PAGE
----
An international group of scientists has developed a new mining technique that uses electric fields, instead of digging, to extract metals from hard rock ore.
In a paper published in the journal Science Advances, the researchers say the methodology consists of installing electrodes within a given ore body and applying electric currents that could induce the transport of electrically charged metals such as copper through rocks by a process called electromigration.
The technique is called electrokinetic in situ leaching (EK-ISL) and it has been previously applied for metal recovery from fly ash, wastewater sludge, soils, and mine tailings materials but not for the recovery of metals from intact hard rock bodies.
EK-ISL combines two existing technologies: in situ leaching, which comprises the application of a lixiviant to selectively dissolve target metals from their ore without excavating its host matrix, and electrokinetics, which comprises the application of a targeted electric field to control and accelerate the transport of the lixiviant or dissolved target metals within the subsurface.
“The metals are extracted within the ore body, instead of the traditional means of having to dig them out and milling huge amounts of material,” Henning Prommer, coauthor of the study and a professor at the University of Western Australia, said in a media statement. “Traditional methods of excavating ore material result in a large amount of solid waste brought to the Earth’s surface which needs to be disposed of, whereas this new method dramatically decreases wastage.”
According to Prommer, global estimates place solid waste from mining at 100 gigatonnes per year, which is significantly larger than any other form of waste generated by humans.
In addition to the environmental consequences of such disposal, Prommer and his colleagues pointed out that the current mining paradigm can be considered unsustainable because, for example, in the past decade there has been a major decline in the discovery of shallow copper ore deposits while the average ore cutoff grade has also decreased by approximately 25%.
“Many Cu deposits currently deemed ‘Tier 1,’ such as the Pebble East giant copper-gold deposit in Alaska (USA) and the deeper ore zones at the Escondida porphyry Cu deposit in Chile, are buried by hundreds of meters of overburden. Under these circumstances, conventional Cu mining becomes increasingly challenging because of the necessity to remove, process, and store large quantities of waste rock,” the experts wrote.
In addition to this, their data show that the economic viability of processing such diminishing grade material by relying on the non-stop improvement in the efficiency of mining technologies and the economy of scale means using more energy, water, and land per unit mass of extracted copper.
“Similar considerations also apply for many other commodities,” the researchers adduce. “Consequently, the current mining paradigm can be considered inherently unsustainable, and there is a recognized need for the development of new approaches for more sustainable exploitation of known but currently unviable metal deposits.”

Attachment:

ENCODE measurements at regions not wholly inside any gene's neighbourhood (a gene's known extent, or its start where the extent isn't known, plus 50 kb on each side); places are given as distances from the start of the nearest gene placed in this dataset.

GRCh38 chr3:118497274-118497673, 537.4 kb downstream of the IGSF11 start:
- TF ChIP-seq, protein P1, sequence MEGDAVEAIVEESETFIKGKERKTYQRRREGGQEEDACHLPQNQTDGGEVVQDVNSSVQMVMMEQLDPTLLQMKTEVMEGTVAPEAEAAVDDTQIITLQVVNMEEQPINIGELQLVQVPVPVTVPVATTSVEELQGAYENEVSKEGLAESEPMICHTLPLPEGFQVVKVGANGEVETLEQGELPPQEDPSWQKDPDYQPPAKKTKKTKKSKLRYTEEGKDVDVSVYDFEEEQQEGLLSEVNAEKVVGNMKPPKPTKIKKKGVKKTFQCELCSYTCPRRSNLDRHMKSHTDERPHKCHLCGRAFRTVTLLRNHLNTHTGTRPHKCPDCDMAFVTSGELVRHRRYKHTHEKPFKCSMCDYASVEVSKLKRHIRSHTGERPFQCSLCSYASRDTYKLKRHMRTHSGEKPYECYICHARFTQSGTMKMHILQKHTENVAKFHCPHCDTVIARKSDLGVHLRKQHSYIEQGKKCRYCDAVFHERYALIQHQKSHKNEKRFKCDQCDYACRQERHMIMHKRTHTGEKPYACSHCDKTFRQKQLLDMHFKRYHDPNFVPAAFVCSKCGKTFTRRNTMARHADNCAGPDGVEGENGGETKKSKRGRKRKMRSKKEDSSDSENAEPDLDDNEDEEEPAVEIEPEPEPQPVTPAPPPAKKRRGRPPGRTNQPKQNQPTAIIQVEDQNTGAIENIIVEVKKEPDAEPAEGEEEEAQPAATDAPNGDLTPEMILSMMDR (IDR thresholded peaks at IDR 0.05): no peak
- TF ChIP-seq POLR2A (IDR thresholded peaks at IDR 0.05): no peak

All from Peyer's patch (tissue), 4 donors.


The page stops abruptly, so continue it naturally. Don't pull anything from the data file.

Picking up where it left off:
The EK-ISL technique, which proved to be thermodynamically viable to leach Cu at ambient temperature and pressure using relatively environmentally benign lixiviants such as ferric chloride, was tested in laboratory experiments and through computer modelling.
After successfully extracting copper from an intact sulfidic porphyry Cu ore drill core sample, the group is confident the idea will also work in the field, not only for copper but also for a wide range of other metals.
“This is really exciting because we can use intermittent power sources such as solar and wind to extract minerals,” Prommer said.
Oh !congrats Professors from University of Western Australia.I envisaged extracting gold and other metals a few years ago as a Construction and Mining Entrepreneur with Electrical Engineer [Control systems Option]using magnetic and electric power fields ;so thumbs up,it can be real because the current disruption of massive land nature is not the best.I ask all big metal firms to release more funds for this research to manifest practically as it will save the earth and advance global mining and the environment.
I join your call for support, since I have been pushing leaching of Cu ores in Chile since 1985 and still fighting. Inventors like Henning Pommer and myself are up against the “people on the large boat hitting their hands to prevent them boarding it or worse completely ignoring them”. In a formal mining industry presentation of last week at CIMM Los Andes Branch (Santiago de Chile) by the Ernst and Young Law firm (Santiago) the speaker showed a graph of their interviews with 269 important mining companies management excutives about their priorities, which showed a dismal last place – 10th. position out of 10 options – for innovation. No more comments.
So best of luck to Henning Pommer endeavours.
Geologist; Ph. D. Applied Geochemistry
Santiago de Chile
Innovative. Interesting. I would like to think that the mention of “Escondida” as an example has nothing to do with the incoming salary negotiations for that BHP operation. Fortuit timing?
Valentina Ruiz Leotaud
Fortuitous timing, indeed. Most scientific studies are prepared months in advance. This one was published on 30 Apr 2021.